He is a Gaithersburg Camera Club Grand Master and his images have been used for online and print publications. He is also a member of the Maryland Federation of Art, Nature First, NANPA and is a MPA certified judge having completed Judge Training for the Maryland Photography Alliance. He has developed and taught numerous photography classes at Montgomery College and workshops for individuals and clients of Mac Business Solutions and Capital Photography.

Before switching over to digital photography, Joe shot film for over 25 years, mostly Kodachrome and Tri-X which he is starting to digitize.

One of his more recent projects is called “Life Forms” where black and white images have been compiled to answer the question, “What Does Life Look Like?

Susan is Ed's wife and shooting companion. She has a wonderful eye and prefers to shoot without a tripod so she can move around.

Thursday, April 27 Program Paul Biederman: “Floral Photography”

Bio & Artist Statement: Up until the present “selfie” era, flowers were the most photographed subject.  What attracts us to flowers is a combination of their variation of colors, shapes and emotional meaning(s) - love, friendship, peace, joy, beauty, death, transformation, and devotion that have a universal appeal which transcends all of humanity. Flowers are mentioned in both the New and Old Testament, and commonly in poetry, and songs. They brighten-up our day and remind us of the frailty of life.

As photographers we need to create images beyond the “snapshot’ with lasting impact. We need to create something that people (other than our family) want to put on their wall and admire daily. Our flowers never die but we do not want them to collect dust in an old shoebox, CD disk or SSD drive. 

I consider myself a successful flower photographer who is passionate about all aspects of photography from: ideation, capture, post-processing and presentation. During my journey I was at first thrilled to capture an image that resembled what I saw. As my technical photographic skills evolved, I was able to see more than just the form and fascinating colors. I treated my flowers as human models with shape, texture, varying tones, and creative lighting. I “worked the scene” and allowed my feelings to drive the capture. Eventually I developed post processing skills that would allow me to refine and reshape my subjects and their environment and recreate my “capture-emotion”. Finally, I was able to pre-visualize how I could post-process and present my image.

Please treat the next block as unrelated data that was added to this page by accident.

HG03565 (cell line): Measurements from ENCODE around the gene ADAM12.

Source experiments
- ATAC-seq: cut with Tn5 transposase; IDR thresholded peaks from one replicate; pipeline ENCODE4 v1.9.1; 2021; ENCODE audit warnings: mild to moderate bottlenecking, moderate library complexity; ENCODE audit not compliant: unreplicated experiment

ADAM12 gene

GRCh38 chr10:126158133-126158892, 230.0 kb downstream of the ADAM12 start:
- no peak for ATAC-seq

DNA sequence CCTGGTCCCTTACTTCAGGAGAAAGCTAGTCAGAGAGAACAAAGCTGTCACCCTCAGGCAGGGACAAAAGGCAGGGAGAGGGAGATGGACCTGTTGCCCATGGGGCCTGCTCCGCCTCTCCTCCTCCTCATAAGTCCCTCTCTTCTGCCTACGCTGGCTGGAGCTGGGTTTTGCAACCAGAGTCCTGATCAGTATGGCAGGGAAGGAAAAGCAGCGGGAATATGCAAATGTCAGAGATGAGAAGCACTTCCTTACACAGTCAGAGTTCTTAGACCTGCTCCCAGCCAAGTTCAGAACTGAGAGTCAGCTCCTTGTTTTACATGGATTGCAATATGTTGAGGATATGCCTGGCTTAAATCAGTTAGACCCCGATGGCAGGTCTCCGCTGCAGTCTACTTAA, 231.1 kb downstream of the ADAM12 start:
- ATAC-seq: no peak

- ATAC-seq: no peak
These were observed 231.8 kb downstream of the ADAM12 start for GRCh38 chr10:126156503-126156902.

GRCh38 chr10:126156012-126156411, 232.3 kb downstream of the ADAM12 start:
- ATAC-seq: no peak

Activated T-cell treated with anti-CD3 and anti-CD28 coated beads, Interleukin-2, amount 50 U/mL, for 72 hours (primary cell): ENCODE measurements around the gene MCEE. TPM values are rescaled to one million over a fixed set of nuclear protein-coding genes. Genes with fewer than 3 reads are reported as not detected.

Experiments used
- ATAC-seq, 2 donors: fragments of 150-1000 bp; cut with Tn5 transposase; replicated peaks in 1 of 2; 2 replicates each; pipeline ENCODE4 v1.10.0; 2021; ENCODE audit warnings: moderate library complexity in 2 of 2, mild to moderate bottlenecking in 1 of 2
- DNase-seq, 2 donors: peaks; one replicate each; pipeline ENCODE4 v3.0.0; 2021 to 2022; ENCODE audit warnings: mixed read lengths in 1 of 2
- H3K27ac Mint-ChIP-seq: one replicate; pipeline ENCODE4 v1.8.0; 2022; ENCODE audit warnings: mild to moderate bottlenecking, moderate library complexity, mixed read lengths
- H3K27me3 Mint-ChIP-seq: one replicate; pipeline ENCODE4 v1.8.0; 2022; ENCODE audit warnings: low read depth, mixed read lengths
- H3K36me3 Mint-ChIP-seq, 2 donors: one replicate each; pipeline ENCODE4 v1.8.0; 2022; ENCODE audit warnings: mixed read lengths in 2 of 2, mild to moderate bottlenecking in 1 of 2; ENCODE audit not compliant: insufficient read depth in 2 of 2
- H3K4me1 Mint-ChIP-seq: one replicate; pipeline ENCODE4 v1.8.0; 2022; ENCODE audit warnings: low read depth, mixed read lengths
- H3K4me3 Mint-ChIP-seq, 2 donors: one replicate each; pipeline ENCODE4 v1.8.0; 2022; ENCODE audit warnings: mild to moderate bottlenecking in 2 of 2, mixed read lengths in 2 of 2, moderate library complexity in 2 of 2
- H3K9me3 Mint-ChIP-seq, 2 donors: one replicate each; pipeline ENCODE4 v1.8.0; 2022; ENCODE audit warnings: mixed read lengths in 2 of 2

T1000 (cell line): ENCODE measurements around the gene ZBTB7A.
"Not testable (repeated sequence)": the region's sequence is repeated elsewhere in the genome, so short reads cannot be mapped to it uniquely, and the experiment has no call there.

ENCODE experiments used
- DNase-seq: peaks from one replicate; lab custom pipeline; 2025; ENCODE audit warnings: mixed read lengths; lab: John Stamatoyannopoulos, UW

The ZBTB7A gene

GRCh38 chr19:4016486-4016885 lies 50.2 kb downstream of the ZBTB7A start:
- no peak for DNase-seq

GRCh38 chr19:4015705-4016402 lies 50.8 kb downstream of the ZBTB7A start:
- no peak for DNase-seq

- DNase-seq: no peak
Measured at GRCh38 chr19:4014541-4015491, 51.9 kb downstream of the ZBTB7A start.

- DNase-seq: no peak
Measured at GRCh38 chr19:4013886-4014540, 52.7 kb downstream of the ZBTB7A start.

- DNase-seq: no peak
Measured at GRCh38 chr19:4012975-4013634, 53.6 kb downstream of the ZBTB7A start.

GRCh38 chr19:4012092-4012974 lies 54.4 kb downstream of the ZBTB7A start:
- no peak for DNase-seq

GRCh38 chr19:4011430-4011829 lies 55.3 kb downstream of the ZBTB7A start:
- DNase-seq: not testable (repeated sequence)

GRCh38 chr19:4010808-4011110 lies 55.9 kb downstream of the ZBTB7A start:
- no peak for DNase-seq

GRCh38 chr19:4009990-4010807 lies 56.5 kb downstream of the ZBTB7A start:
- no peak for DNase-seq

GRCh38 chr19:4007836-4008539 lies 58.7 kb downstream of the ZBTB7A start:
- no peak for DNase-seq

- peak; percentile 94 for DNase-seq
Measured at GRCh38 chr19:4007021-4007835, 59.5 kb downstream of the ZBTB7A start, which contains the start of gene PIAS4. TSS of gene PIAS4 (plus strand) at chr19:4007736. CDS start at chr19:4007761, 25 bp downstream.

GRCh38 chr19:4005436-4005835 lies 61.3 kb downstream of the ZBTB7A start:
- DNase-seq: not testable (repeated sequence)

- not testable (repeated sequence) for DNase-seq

In modern photography our cameras range from in-phone to very technical and costly devices. Many of the venues where there are beautiful collections of flowers are crowded and do not allow camera stabilizers (tripods/monopods) or artificial lighting (flash/continuous light) or holding flags or reflectors. Those that do have restricted times are usually overcrowded with similar photographers further limiting shooting time. How can we mitigate this to allow for the best possible outcome?

Description: In my presentation I plan to show some “different” floral images and describe and demonstrate methods that will enable you to become more creative and to overcome shooting and post processing issues.
Thursday, May 4  Print Competition  
Thursday, May 11 Program Les Picker: “Importance of the Physical Print”


[More information will be uploaded soon.]

Thursday, May 18 Digital Competition

Theme: Landscape Photography

Judge:  Michael Donovan

Thursday, May 25 Program Bob Krist: “Eyes Wide Open: Exploring Other Cultures with a Camera”


[More information will be uploaded soon.]

Thursday, June 8 Feedback Night  
Saturday, June 10 Year End Competition   
Thursday, June 22 Program Richard Tuschman: “Photomontage”


[More information will be uploaded soon.]

Thursday, July 6 Program  
Thursday, July 20 Program  
August 1 New Club Year Begins  
Thursday, August 3 Program  
Thursday, August 17 Program  
 Thursday, August 31 or September 7 Welcome Back Night